Protesters were drawn to a Bill Cosby performance outside the Buell Theater in downtown Denver, Colorado. Those who supported the women who made allegations against the comedian claiming he drugged, then sexually assaulted them, numbered about 100. They shouted “Shame on you!” and “Rape supporters!” at ticket holders as they waited in line.
Earlier in the day, attorney Gloria Allred held a rally at Denver’s Crawford Hotel in support of Beth Ferrier and other victims. The “Teach In and Speak Out” event was attended by about 75 women and men.
Ferrier, 55, said Cosby drugged her in 1986 when she attended one of his shows in Denver. She also stated she had a consensual relationship with the comedian prior to the assault, but when she decided to break it off is when he drugged assaulted her.
Allred chose the strategic Denver location because of its significance and the two shows Cosby was scheduled to perform on the evening of Saturday, Jan. 18.
“It’s an important day because Bill Cosby has the chutzpah – the guts – to come to Denver, of all places, to perform and to treat these allegations as a joke.”
When Cosby, 77, appeared for his 5 p.m. show, he called out, “Hey, Hey, Hey,” the familiar opening of the Fat Albert cartoon and wore a hoodie with the words “hello friend” on the front. Supporters cheered in a 2,900 seat theater with approximately 1,800 filled seats.
No protesters chanted inside the theater, and if the scandal had not been in the news since November, it appeared as though accusations had never been made. Cosby made no mention of them, but said fans were brave.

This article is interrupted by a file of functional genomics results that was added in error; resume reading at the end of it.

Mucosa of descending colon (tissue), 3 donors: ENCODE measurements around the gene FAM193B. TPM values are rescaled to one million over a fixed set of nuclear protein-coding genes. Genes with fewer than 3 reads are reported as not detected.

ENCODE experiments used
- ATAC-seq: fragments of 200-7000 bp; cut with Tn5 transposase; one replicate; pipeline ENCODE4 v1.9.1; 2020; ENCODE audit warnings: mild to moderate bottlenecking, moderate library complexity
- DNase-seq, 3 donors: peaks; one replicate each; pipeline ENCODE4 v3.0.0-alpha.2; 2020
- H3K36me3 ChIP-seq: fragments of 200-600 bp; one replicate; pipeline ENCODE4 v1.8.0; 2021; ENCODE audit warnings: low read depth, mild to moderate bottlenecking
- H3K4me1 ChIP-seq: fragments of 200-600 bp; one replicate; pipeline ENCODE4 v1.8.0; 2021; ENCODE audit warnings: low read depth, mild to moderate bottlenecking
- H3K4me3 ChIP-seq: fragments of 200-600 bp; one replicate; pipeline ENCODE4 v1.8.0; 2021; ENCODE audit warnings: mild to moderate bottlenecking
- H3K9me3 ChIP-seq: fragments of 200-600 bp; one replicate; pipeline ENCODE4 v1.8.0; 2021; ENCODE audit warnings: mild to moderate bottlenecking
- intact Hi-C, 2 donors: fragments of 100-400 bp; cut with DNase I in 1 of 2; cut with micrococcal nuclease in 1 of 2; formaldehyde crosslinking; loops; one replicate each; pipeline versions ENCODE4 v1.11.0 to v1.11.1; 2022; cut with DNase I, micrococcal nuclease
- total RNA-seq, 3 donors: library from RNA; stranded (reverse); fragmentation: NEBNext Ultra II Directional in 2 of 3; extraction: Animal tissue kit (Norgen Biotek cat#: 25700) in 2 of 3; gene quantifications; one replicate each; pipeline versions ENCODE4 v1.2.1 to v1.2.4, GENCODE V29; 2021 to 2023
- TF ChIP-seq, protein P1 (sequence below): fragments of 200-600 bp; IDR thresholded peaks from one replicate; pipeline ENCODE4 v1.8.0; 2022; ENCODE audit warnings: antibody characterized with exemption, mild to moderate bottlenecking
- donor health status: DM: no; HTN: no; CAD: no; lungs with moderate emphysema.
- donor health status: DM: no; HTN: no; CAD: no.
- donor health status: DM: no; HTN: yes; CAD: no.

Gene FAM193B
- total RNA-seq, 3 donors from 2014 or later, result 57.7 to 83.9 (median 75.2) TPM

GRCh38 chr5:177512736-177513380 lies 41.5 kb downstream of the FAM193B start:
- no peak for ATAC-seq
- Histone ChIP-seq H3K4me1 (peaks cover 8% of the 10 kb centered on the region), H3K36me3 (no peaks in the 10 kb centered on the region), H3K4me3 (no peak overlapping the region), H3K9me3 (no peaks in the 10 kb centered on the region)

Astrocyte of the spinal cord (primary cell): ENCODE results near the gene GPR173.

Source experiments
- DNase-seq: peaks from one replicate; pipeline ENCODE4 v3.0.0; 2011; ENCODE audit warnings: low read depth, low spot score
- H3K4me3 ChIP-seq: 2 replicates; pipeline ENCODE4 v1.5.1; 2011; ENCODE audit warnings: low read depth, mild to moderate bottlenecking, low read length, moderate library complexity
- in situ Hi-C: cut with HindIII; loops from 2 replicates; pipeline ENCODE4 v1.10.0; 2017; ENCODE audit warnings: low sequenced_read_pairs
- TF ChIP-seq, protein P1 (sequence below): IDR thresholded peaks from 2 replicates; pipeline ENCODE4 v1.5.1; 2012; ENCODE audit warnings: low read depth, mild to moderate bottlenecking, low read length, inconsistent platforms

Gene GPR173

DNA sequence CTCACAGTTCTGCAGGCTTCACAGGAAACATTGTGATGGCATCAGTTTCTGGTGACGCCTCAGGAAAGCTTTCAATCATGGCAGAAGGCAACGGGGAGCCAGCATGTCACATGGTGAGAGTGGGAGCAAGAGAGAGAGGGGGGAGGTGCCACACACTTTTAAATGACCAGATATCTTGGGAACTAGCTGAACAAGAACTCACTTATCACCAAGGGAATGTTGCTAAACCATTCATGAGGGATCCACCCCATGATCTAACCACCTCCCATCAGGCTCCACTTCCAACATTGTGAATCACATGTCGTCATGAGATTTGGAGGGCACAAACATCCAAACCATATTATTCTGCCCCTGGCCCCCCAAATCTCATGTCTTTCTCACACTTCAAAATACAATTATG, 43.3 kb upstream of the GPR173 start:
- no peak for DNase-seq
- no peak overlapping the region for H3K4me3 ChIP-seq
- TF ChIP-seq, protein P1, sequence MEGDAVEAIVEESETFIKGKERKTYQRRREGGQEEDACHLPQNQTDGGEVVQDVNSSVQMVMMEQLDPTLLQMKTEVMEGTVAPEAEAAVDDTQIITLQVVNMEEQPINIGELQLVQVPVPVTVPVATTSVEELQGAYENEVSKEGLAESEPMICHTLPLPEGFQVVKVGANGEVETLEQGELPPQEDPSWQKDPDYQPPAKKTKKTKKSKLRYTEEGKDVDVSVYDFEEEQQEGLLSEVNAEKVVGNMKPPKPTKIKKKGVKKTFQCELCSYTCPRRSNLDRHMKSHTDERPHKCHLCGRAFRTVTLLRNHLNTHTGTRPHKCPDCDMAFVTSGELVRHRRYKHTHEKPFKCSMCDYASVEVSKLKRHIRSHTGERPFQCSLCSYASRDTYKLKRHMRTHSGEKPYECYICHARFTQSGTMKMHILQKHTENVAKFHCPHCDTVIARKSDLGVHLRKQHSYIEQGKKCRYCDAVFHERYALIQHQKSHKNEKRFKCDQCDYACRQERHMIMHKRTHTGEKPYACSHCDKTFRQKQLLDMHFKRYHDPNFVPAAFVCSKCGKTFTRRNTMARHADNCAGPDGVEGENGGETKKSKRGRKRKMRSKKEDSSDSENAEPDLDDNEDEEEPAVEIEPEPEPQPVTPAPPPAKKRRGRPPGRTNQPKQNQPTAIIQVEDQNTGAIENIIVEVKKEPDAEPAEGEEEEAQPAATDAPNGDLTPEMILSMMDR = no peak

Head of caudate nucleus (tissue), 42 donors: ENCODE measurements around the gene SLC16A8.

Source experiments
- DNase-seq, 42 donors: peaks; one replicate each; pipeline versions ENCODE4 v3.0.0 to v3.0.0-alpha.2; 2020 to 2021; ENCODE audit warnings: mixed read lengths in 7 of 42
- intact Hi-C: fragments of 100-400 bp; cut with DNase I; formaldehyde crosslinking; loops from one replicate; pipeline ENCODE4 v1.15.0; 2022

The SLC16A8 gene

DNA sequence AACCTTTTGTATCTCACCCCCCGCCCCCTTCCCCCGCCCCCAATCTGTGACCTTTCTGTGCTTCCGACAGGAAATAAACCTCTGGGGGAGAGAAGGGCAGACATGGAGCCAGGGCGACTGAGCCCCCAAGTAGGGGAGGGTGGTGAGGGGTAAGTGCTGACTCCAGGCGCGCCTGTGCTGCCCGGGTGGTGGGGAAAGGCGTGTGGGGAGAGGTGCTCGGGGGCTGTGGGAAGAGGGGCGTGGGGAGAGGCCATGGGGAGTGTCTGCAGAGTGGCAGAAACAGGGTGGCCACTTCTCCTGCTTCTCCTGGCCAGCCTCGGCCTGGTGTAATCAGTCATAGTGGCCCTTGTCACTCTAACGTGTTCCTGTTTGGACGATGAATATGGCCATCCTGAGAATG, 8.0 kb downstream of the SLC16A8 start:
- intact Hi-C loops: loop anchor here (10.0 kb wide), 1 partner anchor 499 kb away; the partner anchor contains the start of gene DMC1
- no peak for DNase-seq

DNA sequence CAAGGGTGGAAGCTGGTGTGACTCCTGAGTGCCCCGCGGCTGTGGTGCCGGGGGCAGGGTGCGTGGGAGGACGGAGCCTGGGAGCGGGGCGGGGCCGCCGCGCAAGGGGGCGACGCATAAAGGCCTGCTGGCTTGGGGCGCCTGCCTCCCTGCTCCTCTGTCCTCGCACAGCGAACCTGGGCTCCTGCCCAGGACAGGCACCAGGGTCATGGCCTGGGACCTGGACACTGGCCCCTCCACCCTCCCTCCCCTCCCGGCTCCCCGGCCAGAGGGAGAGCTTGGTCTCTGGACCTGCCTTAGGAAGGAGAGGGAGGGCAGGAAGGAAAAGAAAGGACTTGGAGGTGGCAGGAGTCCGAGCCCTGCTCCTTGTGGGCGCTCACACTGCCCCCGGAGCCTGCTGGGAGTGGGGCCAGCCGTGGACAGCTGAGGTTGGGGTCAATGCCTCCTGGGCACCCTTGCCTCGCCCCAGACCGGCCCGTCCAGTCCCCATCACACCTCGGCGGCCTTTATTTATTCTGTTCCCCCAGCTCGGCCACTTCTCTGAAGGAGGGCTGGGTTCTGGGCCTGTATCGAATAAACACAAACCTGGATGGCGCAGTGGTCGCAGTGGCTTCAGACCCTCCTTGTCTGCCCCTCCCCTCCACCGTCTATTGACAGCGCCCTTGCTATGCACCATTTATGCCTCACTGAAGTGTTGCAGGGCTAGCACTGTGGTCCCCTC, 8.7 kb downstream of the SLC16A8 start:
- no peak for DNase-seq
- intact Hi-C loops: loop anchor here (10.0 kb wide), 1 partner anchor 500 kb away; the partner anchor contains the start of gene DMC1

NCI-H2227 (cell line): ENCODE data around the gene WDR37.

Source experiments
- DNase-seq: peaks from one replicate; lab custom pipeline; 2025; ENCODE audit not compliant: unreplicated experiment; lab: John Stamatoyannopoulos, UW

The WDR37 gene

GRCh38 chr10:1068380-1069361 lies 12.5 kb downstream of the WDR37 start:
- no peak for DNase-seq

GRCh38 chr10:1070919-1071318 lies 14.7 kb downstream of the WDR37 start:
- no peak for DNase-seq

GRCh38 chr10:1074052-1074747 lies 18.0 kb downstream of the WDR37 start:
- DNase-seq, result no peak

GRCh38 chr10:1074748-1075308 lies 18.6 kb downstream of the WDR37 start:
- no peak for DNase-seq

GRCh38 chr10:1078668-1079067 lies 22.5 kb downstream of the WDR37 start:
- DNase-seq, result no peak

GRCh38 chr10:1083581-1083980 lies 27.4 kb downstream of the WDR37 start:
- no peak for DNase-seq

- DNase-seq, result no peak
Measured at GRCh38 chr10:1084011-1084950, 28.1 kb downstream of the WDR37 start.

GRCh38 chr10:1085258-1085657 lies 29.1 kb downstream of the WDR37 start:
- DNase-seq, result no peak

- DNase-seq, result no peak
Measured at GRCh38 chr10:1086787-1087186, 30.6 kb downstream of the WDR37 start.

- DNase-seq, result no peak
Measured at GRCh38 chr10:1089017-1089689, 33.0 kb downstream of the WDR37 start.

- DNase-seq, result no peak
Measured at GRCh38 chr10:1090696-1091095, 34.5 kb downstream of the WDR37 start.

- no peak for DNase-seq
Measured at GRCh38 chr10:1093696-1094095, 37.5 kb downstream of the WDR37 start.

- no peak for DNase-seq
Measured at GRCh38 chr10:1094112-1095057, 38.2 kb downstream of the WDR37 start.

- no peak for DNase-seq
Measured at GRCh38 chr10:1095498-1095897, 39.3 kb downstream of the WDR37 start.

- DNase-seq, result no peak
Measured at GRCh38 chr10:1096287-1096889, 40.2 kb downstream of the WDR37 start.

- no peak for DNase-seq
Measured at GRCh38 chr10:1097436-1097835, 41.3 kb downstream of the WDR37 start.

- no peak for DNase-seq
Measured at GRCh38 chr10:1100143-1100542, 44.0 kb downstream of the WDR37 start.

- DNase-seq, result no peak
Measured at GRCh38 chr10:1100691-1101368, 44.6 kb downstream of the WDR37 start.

“I have thousands of loyal, patient and courageous fans that are going to leave their homes to enjoy an evening of laughter and return home feeling wonderful.”
Fans welcomed Cosby to the stage by shouting, “We love you, Bill!”
Reportedly, Steevy Griffin, 28, waved a sign that read: “We believe the women.”
“I came out to be a voice… These victims aren’t coming forward, because they’re scared. We’re here to let them know that we support them.”
Robert Belveal, 48, of Denver, said the protesters could not stop him from attending.
“I believe that if you’re not convicted of a crime, then why should you be judged? All it takes is for one person to say something, then you have all these other people wanting to get their 15 minutes of fame.”
Cosby, known as the almost perfect father on the 1980s hit sitcom, The Cosby Show, has never been charged with a crime but more than 15 women have accused him of drugging then sexually assaulting them. Allegations date back to the 1960s and Allred said more women will come forward.
About 25 protesters and demonstrators also gathered outside a Pueblo, Colorado show on Friday chanting, “No means no.”